Retailers accuse private depots of trying to make gain from fuel scarcity
Mordi chukwunonso Esther
Fuel retailers have accused private depots of seeking to make excessive gain from the current fuel scarcity being experienced across the country.
Mr. Billy Gillis-Harry, National President, Petroleum Products Retail Outlets Association of Nigeria, PETROAN, in a statement, said private depot owners have jerked up the ex-depot price of petrol as a result of scarcity.
According to him, contrary to assurances by the Nigerian National Petroleum Corporation, NNPC that it had not increased price of petrol, depot owners have gone ahead to raise price of the product.
The ex-depot price of petrol has now been increased from N148.69 per litre to N163 due to the inability of retailers to buy at the official ex-depot price of N148.69 from the NNPC.
He accused depot owners of also contributing to create the current fuel scarcity.
‘‘This development remains a source of concern to my members because we cannot access the products from NNPC. So, if that is the case, where do the private depot owners get their products from since NNPC is the sole importer of petrol,’’?.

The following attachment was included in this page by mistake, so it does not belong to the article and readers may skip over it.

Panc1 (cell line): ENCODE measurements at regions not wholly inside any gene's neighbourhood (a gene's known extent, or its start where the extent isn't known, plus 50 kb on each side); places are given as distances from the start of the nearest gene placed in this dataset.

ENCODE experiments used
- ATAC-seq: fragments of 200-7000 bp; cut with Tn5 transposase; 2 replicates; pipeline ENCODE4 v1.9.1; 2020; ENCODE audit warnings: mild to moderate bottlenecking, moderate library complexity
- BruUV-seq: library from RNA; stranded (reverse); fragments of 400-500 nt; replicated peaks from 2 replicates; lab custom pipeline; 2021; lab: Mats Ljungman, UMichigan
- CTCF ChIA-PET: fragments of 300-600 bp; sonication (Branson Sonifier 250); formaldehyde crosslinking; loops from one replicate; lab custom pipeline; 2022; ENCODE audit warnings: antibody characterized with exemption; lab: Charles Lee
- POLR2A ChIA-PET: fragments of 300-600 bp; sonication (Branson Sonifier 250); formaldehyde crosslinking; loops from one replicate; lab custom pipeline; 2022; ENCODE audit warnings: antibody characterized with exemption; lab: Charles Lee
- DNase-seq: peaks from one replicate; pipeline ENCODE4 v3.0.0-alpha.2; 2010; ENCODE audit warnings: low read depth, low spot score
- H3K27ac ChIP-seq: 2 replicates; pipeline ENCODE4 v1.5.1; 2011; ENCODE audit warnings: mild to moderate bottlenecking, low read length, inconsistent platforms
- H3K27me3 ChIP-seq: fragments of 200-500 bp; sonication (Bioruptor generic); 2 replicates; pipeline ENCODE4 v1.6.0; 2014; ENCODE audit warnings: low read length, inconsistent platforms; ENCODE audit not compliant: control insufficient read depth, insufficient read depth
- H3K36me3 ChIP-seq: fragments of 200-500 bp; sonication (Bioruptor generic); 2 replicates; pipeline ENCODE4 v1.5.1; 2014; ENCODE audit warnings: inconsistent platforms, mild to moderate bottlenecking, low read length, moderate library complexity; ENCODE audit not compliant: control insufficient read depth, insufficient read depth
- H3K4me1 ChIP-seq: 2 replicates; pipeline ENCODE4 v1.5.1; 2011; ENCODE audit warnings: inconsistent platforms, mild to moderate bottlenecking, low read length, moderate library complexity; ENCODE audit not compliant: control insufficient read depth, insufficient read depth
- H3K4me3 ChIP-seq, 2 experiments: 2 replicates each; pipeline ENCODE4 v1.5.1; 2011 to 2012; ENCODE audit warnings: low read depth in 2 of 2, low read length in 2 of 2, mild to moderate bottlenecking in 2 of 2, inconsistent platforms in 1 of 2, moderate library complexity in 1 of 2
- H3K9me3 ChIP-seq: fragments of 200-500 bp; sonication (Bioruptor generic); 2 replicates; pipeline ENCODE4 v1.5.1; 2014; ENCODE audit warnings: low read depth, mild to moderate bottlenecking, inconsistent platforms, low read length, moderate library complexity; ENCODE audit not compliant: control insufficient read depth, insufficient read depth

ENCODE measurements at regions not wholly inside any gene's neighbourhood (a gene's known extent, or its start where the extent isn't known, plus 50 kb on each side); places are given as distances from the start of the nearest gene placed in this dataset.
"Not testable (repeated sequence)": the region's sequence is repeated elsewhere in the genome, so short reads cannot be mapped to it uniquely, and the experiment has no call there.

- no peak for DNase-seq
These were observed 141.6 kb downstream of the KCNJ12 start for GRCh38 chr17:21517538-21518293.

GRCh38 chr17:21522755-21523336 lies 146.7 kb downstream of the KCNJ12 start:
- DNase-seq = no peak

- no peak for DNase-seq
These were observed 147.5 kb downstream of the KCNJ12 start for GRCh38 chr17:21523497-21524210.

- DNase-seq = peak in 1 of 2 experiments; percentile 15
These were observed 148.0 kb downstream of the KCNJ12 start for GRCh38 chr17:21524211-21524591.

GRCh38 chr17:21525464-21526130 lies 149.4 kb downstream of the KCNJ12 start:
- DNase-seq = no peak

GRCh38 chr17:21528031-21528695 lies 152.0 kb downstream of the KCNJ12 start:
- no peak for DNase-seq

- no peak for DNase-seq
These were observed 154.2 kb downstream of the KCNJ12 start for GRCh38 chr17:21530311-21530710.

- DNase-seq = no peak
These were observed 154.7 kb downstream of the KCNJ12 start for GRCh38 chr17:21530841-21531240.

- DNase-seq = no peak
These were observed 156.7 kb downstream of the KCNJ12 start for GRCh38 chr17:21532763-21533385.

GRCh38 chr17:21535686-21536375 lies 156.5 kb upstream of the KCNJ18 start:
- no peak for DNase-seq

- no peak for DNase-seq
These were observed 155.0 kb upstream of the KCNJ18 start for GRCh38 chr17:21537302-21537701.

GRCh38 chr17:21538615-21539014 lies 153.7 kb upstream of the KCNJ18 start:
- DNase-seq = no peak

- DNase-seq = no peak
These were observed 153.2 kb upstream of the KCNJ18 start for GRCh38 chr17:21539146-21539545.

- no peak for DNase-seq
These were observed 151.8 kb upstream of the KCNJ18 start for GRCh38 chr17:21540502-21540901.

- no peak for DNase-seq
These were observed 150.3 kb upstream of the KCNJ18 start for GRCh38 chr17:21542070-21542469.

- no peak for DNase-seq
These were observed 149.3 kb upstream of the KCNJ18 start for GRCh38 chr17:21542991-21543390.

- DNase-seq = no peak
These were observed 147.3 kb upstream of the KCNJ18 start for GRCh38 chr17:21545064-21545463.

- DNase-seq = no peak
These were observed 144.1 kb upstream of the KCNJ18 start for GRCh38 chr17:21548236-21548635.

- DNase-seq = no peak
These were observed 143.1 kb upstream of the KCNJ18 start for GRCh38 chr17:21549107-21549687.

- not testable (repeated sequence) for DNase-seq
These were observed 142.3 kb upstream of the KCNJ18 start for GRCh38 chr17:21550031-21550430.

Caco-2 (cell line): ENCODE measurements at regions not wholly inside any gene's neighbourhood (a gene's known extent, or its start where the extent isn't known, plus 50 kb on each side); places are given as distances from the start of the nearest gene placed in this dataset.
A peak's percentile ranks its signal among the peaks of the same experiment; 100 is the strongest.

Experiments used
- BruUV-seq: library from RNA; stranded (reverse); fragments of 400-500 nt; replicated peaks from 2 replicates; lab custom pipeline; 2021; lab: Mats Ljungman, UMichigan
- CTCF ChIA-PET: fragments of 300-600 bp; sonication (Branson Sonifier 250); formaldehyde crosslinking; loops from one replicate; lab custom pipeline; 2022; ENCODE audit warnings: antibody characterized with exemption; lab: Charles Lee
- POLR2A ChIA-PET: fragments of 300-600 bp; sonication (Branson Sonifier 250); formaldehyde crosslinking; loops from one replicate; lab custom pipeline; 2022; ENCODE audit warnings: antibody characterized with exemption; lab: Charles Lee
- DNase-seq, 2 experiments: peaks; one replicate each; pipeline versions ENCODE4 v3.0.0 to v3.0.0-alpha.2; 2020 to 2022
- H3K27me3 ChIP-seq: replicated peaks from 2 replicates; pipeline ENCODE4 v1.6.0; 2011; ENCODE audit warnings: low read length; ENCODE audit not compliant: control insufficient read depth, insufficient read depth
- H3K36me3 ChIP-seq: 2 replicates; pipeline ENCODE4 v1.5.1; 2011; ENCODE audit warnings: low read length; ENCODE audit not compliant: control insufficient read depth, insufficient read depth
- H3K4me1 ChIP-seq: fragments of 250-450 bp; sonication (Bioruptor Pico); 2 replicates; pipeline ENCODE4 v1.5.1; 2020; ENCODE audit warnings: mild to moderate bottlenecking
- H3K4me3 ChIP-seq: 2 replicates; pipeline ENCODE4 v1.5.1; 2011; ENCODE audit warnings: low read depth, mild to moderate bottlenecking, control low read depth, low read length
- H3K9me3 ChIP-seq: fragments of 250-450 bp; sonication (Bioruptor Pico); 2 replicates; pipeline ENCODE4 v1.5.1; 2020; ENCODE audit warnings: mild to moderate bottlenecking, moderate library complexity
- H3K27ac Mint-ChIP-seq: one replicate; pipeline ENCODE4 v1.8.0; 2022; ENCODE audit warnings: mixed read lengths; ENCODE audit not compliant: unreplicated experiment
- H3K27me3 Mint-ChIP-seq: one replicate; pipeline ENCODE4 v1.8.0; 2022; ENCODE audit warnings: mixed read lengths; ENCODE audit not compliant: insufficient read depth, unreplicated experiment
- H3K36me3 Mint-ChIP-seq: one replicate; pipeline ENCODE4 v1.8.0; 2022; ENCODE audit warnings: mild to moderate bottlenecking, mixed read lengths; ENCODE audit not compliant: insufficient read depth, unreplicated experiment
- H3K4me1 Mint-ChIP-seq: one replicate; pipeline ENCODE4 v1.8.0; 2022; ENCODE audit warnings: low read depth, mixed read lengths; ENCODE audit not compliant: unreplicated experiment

He said the development has forced most retailers out of operation since they cannot get supply adding that it would be illegal for retail outlets to increase petrol price above the price band approved by NNPC.
According to him, retail outlets increasing prices would be doing so illegally or because they bought the product far above the approved retail price and would want to still make profit.
An earlier report by The Sun Newspaper had quoted Gilly-Harry advising the government to summon a stakeholders meeting to truly ascertain what the actual landing cost of petrol is, adding that deregulation of the downstream sector is the way to go.
Quoting an anonymous depot owner who spoke in confidence, Daily Sun said had confirmed the unofficial increase in the ex-depot price of petrol.
He told Daily Sun that since there are supply shortages leading to rationing, depot operators with retail outlets would naturally prefer to lift products to their outlets instead of selling to other retailers because they are not sure of when the next supply would come from NNPC.
He confirmed that there are few bad eggs among depots owners, as not all of them are members of the association.
‘‘I can confirm to you authoritatively that there are well over 200 depots but from our books, only about 50 are our financial members. So, for those that are not our members, we don’t know what they do behind the scene, and as such, we cannot sanction them,’’ he said.